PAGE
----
Transgender Troops Get New Hope From Mattis, McCain

news
Sen. John McCain, R-Ariz., escorts Secretary of Defense nominee James Mattis to the hearing room for his confirmation hearing in the Senate Armed Services Committee on Thursday, Jan. 12, 2017.
AP Images

Two major political developments Sep. 15 — one in the form of a memo from Defense Secretary James Mattis, and the other a bill advanced by former POW Sen. John McCain — have given currently serving transgender troops a temporary reprieve from President Donald Trump's ban, as well as hope for a longer-term guarantee that they can continue serving.


According to the Washington Post, Mattis instructed top military leaders Friday night to permit transgender service members to re-enlist until at least Feb. 21, 2018, when the Pentagon is expected to publish its decision on whether transgender people in the service will be allowed to remain in.

A Pentagon spokesman, Col. Rob Manning, confirmed the details of Mattis' memo to reporters. “Current transgender members will continue to serve throughout the military and continue to receive necessary medical treatment as prescribed by their medical provider,” he said. “Transgender services members whose term of service expires while the interim guidance is in effect may at the service member’s request, re-enlist under existing procedures.”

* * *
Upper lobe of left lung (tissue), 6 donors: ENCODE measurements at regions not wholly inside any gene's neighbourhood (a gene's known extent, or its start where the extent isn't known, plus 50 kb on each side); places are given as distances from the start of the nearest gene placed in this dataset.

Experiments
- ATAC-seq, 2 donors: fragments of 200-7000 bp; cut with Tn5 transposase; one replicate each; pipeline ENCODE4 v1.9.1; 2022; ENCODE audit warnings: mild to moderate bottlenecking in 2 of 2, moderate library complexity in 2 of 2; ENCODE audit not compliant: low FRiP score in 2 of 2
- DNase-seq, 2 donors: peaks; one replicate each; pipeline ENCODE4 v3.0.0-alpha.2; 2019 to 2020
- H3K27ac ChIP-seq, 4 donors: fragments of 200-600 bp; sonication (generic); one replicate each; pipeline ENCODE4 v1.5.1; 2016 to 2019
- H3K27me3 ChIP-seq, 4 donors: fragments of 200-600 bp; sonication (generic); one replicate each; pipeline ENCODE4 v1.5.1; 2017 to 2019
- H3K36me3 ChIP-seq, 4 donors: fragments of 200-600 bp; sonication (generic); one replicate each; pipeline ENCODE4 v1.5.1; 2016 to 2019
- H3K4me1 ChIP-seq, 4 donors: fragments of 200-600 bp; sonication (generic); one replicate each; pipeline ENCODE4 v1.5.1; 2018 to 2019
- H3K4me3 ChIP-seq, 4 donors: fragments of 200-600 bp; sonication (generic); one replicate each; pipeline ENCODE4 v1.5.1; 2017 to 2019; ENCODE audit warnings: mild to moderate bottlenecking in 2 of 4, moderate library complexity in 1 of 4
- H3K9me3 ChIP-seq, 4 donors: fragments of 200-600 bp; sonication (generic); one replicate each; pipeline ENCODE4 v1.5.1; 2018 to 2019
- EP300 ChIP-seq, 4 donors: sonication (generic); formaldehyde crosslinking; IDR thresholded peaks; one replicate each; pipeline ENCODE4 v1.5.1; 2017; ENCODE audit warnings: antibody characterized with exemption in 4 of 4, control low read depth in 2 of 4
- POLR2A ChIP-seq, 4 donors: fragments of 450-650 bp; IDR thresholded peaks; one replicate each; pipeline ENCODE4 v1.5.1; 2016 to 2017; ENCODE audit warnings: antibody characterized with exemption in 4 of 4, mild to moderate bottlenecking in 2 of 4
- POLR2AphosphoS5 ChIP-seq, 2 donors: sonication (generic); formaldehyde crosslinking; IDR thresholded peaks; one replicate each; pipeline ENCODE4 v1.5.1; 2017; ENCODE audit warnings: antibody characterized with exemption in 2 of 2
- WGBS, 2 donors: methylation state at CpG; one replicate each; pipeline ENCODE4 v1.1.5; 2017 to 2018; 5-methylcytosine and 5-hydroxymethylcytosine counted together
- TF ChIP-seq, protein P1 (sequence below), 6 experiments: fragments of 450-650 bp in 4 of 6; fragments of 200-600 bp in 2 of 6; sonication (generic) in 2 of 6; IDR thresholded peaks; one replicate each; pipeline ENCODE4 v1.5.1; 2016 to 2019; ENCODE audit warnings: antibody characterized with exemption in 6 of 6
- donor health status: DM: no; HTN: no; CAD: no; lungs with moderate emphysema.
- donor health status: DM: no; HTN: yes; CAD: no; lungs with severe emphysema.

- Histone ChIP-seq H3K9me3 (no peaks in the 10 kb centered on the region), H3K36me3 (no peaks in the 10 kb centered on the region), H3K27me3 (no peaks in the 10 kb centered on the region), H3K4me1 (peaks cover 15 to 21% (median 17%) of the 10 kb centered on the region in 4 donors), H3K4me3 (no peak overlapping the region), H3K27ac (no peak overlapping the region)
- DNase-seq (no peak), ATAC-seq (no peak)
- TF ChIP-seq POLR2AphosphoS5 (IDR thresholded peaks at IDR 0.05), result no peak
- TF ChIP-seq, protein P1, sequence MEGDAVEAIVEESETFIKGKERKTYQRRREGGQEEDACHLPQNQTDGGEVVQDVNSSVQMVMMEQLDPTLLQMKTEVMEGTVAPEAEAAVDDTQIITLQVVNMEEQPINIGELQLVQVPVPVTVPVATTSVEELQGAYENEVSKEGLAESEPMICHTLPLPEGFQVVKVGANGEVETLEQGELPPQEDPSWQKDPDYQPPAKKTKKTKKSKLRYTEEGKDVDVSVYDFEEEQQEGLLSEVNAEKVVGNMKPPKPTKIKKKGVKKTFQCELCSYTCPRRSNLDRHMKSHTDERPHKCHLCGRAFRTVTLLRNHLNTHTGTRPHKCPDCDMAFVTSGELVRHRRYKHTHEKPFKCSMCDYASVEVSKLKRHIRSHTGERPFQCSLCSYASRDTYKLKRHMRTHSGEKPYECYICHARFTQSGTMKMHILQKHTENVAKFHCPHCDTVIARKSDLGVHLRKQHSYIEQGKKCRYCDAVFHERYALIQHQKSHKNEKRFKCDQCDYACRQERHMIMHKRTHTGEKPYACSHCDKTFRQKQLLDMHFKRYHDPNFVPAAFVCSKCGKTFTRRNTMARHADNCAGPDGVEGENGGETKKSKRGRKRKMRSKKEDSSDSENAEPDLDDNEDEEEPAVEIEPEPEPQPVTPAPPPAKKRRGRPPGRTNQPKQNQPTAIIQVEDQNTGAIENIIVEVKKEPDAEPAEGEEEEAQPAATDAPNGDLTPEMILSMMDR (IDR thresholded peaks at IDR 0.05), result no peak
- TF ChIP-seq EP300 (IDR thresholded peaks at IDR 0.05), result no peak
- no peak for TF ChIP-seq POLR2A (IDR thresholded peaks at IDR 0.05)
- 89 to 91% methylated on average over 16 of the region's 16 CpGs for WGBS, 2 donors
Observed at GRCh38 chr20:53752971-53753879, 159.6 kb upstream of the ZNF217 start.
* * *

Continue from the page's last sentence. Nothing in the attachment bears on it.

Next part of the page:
Separately on Friday, McCain — the longtime Arizona Republican and Navy veteran who chairs the Senate Armed Services Committee — joined a bipartisan group of senior committee members in supporting a bill to block Trump's executive ban on transgender military service.

"When less than one percent of Americans are volunteering to join the military, we should welcome all those who are willing and able to serve our country," McCain said in a statement released jointly with Republican Sen. Susan Collins of Maine and Democratic Sens. Jack Reed and Kirsten Gillibrand. "Any member of the military who meets the medical and readiness standards should be allowed to serve—including those who are transgender."

While prospects for a congressional vote against Trump on the transgender ban are anything but certain — the Senate bill sponsors have already tried and failed to tack it onto the next defense budget bill — McCain's public stand made clear that if Mattis and his top brass found a way in their February 2018 review to permit transgender service, he'd get the Senate on board with the plan.

"The Senate Armed Services Committee will review the results of the DOD study on accession," McCain added, "and will continue to work closely with our military leaders on any policy changes as we conduct oversight on this important issue.”

WATCH MORE:

The fog of war, just kills, and war crimes are the focus of a new documentary series coming to STARZ. Titled Leavenworth, the six-part series profiles 1st Lt. Clint Lorance, the Army infantry officer who was convicted on murder charges for ordering his soldiers to fire on three unarmed Afghan men on a motorcycle, killing two and wounding the third, while deployed to the Zhari district in Kandahar province, on July 2, 2012.

Read More Show Less

A big stereotype surrounding U.S. service members and veterans is that they are defined only by their military service, from buying "Dysfunctional Veteran" t-shirts to playing hard-boiled, high-octane first-person shooters like Battlefield and Call of Duty (we honestly have no idea where anyone could get that impression).